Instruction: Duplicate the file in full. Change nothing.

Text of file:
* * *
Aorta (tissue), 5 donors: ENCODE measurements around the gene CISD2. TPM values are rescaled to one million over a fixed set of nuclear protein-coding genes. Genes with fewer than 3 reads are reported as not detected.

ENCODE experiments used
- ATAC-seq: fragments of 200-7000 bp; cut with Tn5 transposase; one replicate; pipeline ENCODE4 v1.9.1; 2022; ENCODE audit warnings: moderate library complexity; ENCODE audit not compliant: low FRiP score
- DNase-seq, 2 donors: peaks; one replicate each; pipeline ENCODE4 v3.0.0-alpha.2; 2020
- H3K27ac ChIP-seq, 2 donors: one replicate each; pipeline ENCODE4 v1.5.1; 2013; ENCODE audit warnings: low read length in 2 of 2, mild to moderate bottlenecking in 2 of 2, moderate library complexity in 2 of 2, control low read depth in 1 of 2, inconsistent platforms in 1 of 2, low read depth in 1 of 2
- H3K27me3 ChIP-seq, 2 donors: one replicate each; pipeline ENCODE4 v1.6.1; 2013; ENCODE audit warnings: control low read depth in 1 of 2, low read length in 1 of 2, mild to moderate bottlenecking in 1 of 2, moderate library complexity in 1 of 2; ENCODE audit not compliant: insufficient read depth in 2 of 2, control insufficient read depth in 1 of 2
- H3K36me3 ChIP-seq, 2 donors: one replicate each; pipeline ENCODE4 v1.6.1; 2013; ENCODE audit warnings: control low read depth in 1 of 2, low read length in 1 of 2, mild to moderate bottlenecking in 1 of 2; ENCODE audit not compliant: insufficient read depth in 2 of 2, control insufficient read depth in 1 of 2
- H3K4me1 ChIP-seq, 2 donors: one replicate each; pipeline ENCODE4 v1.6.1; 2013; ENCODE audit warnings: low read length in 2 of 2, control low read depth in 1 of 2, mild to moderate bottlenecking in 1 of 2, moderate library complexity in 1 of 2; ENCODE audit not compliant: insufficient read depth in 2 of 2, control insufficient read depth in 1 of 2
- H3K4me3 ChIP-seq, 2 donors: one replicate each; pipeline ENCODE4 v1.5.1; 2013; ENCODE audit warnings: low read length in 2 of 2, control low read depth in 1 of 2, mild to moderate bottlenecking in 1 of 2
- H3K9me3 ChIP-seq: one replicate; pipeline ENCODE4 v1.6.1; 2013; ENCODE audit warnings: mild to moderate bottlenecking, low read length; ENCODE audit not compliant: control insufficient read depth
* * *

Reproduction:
Aorta (tissue), 5 donors: ENCODE measurements around the gene CISD2. TPM values are rescaled to one million over a fixed set of nuclear protein-coding genes. Genes with fewer than 3 reads are reported as not detected.

ENCODE experiments used
- ATAC-seq: fragments of 200-7000 bp; cut with Tn5 transposase; one replicate; pipeline ENCODE4 v1.9.1; 2022; ENCODE audit warnings: moderate library complexity; ENCODE audit not compliant: low FRiP score
- DNase-seq, 2 donors: peaks; one replicate each; pipeline ENCODE4 v3.0.0-alpha.2; 2020
- H3K27ac ChIP-seq, 2 donors: one replicate each; pipeline ENCODE4 v1.5.1; 2013; ENCODE audit warnings: low read length in 2 of 2, mild to moderate bottlenecking in 2 of 2, moderate library complexity in 2 of 2, control low read depth in 1 of 2, inconsistent platforms in 1 of 2, low read depth in 1 of 2
- H3K27me3 ChIP-seq, 2 donors: one replicate each; pipeline ENCODE4 v1.6.1; 2013; ENCODE audit warnings: control low read depth in 1 of 2, low read length in 1 of 2, mild to moderate bottlenecking in 1 of 2, moderate library complexity in 1 of 2; ENCODE audit not compliant: insufficient read depth in 2 of 2, control insufficient read depth in 1 of 2
- H3K36me3 ChIP-seq, 2 donors: one replicate each; pipeline ENCODE4 v1.6.1; 2013; ENCODE audit warnings: control low read depth in 1 of 2, low read length in 1 of 2, mild to moderate bottlenecking in 1 of 2; ENCODE audit not compliant: insufficient read depth in 2 of 2, control insufficient read depth in 1 of 2
- H3K4me1 ChIP-seq, 2 donors: one replicate each; pipeline ENCODE4 v1.6.1; 2013; ENCODE audit warnings: low read length in 2 of 2, control low read depth in 1 of 2, mild to moderate bottlenecking in 1 of 2, moderate library complexity in 1 of 2; ENCODE audit not compliant: insufficient read depth in 2 of 2, control insufficient read depth in 1 of 2
- H3K4me3 ChIP-seq, 2 donors: one replicate each; pipeline ENCODE4 v1.5.1; 2013; ENCODE audit warnings: low read length in 2 of 2, control low read depth in 1 of 2, mild to moderate bottlenecking in 1 of 2
- H3K9me3 ChIP-seq: one replicate; pipeline ENCODE4 v1.6.1; 2013; ENCODE audit warnings: mild to moderate bottlenecking, low read length; ENCODE audit not compliant: control insufficient read depth